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>> it reminds people of the race. >> malaysia is the heart of the of world. the funnel of civilization because where else do you find an ethnic chinese population a large indian population and a large muslim population? they're all in one country. with the great ports of melaka that is malaysia. the portuguese settlement. the questions about malaysia better very uncomfortable is malaysia made all these strides had enough there to -- authoritarian with nasty edges and injured 6% growth
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rate over 20 years and is very detailed and with the information in the economy but he instituted a form of what we would call affirmative action. he sought weber not as well educated as the chinese and indians and said we need to promote the local population it is not 80 or 90 percent muslim where you could say it is a muslim country but it is 60%. that makes it very different in unique in the overall. those uncomfortable questions have to do with race at the same time there is no violence where
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malaysia will make the transition with the same party has been in power to where the opposition takes power. that is the malaysian story in a nutshell. has thus chinese nationalism than the filipinos because they are so enmeshed with their own tensions that they don't have the psychological space to focus like the vietnamese to against the chinese with the south china sea or the filipinos. >> that you mentioned these ethnicities that there were a historical movements of people that were not that familiar to people of the street but you feel are significant. when i think how you travel.
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why is it with strategic issues you visit historic sites? >> because history does not begin in a place the did you arrive there. you are writing at the 23rd chapter of history to make is that the american way to assume that it did not begin? >>. [laughter] the only way to have any prospective or context for what you are seeing and hearing is to everything that has gone on in the place before you get there to put into perspective. you can only do that through reading and reading. visiting historical sites and interviewing historians and philosophers not just to the policy people or the politicians because they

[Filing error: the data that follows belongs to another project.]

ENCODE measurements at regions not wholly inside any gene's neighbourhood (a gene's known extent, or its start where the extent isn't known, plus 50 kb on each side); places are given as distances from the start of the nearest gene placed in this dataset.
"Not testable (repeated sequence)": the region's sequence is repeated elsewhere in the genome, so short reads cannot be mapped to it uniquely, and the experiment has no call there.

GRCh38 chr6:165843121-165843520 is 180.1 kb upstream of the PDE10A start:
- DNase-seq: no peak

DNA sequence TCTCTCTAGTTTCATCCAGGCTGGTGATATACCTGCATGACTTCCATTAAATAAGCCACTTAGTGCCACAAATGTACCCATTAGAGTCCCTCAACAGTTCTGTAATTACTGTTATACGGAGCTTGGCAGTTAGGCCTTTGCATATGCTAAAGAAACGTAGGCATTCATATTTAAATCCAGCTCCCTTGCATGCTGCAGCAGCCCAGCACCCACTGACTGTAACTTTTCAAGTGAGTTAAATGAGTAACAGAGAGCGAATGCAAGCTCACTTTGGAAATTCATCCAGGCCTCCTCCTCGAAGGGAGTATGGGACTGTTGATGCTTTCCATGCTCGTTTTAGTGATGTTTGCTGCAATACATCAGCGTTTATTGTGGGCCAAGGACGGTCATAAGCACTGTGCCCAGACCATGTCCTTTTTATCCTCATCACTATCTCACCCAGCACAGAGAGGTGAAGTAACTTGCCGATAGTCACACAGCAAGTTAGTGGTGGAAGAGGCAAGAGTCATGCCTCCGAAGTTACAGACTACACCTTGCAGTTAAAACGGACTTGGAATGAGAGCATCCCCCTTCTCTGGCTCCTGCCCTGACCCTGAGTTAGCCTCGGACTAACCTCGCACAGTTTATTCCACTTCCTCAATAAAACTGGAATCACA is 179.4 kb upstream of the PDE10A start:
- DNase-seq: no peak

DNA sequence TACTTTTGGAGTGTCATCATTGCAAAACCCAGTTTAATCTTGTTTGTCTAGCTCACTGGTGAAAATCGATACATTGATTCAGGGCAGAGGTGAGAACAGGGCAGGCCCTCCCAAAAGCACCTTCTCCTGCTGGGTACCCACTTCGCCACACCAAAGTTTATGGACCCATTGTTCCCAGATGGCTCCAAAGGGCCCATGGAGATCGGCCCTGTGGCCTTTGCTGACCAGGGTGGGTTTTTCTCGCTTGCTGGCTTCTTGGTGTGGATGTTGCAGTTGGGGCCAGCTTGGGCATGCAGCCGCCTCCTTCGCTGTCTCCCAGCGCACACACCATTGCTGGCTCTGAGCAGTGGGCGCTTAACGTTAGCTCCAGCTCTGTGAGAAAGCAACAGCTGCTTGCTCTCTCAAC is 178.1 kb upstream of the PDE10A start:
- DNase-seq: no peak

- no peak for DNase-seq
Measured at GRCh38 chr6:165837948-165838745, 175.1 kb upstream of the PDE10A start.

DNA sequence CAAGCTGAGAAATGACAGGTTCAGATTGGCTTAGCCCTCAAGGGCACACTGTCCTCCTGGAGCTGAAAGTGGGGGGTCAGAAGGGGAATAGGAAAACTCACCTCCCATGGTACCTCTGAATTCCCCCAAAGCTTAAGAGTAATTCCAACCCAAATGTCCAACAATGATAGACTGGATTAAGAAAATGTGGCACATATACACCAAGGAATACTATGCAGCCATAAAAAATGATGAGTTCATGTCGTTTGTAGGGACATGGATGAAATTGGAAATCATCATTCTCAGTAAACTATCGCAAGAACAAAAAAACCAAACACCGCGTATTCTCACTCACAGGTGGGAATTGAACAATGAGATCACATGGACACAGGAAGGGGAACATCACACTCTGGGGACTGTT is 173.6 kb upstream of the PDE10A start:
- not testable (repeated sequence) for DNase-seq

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will just tell you about now. you have to have a perspective on everything before now to know what might happen after now. >> to the outsiders not fully understand the situation? denied the insider knows all the details to trip you up on this little mistake that is why you have fact checkers. sometimes the outsider can see things. that they are not able to see so much. >> host: let's talk strategy you said the china caribbean with its relationship to the united states. >> when i eighth spoke to a senior chinese colonel, several of them
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talking about the aggressive stance in the south china sea base said we are doing nothing different in the south china sea the you americans did not do in the greater caribbean in the early 20th century. why should we be different? what to the west do in 30 seconds? upon unsettling the continental land mass of america, the united states tried to extend its control to the blue water adjacent the gulf of mexico and the caribbean. it is not true the western hemisphere is divided between north and south america but north and south of the amazon jungle because that is in terms of where people live in those
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countries around the caribbean. once the united states got dominance, it got strategic control of the hemisphere. that allowed it to affect the balance of power and that was the story of the 20th century. the monroe doctrine was not about taking up the europeans. they had already left. it was about keeping them out while cooperating with britain over the slave trade, combating the slave trade and at the same time moving closer to europe and every other spear once the caribbean was settled. >> host: you even say specifically at of the caribbean that is what it was about. >> the chinese say you americans come from half a world away. that makes you hegemonic but we're just spreading our benevolence with our